Thirdly, educational institutes do not have adequate administrative staff which is why teachers are often required to complete non-teaching administrative responsibilities. This takes away from time they could spend on preparing for their lessons, conducting academic research, and providing outside classroom time to students. Such tasks act as a deterrent for teachers who get into the field to enhance their academic skills rather than put their time towards endless filing activities. Additionally, the teaching profession in India does not offer continuous and steady professional development opportunities like those in other fields. There is a dire need of an organised system for setting of goals, providing feedback, and performance appraisals for teachers to remain motivated. These issues also act as disincentives towards pursuing teaching, especially in government run educational institutes. 

Since there is low incentive for students in India to become teachers, attracting quality teaching talent is an issue for Indian educational institutes. Without ‘explanation, demonstration, and inspiration’, the youth of India will not strive to delve into academia and research, which are indeed key to the progress of any nation. Therefore, in order to break the vicious cycle of low quality education, the government should focus on ameliorating teacher quality by enhancing teaching conditions by providing them more freedom to design course curriculums; making their compensations and perks more competitive; and establishing a professional development system.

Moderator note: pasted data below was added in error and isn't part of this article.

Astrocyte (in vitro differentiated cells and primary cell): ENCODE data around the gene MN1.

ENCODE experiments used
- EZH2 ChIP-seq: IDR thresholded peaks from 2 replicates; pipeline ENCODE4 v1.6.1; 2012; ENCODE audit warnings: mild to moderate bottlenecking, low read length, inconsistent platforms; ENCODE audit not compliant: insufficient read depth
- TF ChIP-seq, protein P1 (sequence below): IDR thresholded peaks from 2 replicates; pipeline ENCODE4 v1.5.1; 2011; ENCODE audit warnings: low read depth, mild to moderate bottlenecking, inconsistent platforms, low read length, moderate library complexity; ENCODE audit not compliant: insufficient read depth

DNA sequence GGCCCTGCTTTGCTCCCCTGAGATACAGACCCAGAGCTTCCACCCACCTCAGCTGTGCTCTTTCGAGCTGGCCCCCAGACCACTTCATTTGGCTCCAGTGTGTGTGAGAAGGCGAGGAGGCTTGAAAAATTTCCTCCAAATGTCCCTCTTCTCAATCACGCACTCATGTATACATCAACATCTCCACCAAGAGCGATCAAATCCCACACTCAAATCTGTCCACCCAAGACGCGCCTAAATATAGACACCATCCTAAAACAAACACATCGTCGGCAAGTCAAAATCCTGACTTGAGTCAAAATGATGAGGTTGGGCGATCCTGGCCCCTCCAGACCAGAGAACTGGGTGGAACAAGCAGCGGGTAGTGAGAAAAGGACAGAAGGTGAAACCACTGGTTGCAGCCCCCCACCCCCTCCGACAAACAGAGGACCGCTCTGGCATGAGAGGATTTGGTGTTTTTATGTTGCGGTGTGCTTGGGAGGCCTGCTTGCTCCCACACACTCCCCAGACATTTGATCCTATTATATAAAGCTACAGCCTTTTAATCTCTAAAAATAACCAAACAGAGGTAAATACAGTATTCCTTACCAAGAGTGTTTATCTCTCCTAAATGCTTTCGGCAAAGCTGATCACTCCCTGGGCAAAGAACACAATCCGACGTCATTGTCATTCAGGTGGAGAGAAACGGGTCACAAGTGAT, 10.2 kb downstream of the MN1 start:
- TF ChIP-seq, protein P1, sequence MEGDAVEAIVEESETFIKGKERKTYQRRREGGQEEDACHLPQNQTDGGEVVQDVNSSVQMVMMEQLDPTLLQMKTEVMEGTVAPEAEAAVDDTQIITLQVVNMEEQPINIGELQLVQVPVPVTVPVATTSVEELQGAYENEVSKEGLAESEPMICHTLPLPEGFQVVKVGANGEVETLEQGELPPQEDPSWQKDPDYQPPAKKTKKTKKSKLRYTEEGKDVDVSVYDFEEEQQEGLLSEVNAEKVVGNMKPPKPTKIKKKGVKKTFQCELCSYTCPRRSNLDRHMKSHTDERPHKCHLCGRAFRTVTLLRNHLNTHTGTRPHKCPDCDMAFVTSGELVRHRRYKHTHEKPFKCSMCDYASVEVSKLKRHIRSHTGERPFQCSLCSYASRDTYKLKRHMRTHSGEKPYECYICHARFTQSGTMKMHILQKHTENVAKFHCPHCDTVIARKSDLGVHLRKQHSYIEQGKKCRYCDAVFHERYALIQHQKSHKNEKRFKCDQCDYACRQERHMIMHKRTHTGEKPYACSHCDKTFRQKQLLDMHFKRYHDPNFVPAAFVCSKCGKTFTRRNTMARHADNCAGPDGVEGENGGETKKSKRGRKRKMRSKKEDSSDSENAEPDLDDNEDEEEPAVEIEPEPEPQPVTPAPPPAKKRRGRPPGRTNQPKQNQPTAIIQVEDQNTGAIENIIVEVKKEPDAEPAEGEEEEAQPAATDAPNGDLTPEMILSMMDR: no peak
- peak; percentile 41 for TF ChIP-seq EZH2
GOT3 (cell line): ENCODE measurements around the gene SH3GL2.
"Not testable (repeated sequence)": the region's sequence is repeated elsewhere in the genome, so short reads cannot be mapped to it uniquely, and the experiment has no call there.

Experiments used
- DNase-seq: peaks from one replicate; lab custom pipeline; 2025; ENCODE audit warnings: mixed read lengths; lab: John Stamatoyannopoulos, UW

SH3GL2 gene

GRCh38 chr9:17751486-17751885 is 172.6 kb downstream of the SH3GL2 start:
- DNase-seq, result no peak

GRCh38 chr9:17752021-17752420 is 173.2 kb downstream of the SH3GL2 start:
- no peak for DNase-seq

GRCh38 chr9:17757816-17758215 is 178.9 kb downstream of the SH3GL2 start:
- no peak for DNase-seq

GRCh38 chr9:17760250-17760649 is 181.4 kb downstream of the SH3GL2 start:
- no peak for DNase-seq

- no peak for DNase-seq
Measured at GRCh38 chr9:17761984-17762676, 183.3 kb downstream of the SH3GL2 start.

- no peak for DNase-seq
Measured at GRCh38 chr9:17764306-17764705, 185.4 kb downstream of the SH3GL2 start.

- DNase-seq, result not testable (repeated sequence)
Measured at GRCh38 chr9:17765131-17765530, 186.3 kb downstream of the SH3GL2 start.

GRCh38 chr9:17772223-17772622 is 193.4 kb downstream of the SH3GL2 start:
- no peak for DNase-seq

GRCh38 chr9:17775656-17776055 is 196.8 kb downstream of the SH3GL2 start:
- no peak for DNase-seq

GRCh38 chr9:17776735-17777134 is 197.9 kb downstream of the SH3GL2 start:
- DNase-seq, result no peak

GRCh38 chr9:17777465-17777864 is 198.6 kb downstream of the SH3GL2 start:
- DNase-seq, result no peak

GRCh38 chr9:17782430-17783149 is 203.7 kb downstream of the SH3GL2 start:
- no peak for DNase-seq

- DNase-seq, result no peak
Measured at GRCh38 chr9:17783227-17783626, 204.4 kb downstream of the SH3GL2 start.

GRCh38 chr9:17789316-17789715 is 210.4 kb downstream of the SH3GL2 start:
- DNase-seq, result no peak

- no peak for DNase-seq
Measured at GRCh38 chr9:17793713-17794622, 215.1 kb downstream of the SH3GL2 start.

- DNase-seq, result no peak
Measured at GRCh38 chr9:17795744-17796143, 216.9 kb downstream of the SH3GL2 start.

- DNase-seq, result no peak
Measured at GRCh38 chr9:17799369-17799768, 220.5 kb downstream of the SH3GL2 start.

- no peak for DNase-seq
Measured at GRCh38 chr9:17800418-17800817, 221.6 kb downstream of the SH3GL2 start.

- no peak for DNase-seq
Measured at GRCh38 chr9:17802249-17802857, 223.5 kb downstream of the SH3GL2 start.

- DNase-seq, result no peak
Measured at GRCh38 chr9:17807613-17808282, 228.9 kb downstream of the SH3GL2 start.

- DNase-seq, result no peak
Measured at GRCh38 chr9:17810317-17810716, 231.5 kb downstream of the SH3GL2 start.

Another effective measure which is not yet being discussed at length in India is the creation of educational hubs, ‘university towns’, as they are called in the West. A few paradigm university towns in the US are Davis, Boulder, Berkeley, and so on, where the entire town is geared towards fulfilling student and teacher needs. In such towns, the university acts as the primary economic anchor and local businesses such as grocery stores, restaurants, libraries, and so on, develop around the university to make it a place where students would like to study and professors would like to live and teach. While India has a few such examples such as Pune and Kerela, there is tremendous potential for India to develop several remote areas as such educational hubs. This would encourage people to pursue a teaching career who are dissuaded from doing so because they do not have the inclination to move to remote areas which are low not just on educational provisions but also provide an inadequate lifestyle with low development of quality housing, transportation, water sanitation systems, and cultural life. Such developments will create education clusters stimulating greater research. This could, in time, revive the predilection for academia and teaching in the current and future generations, which will help break this vicious cycle of low quality education.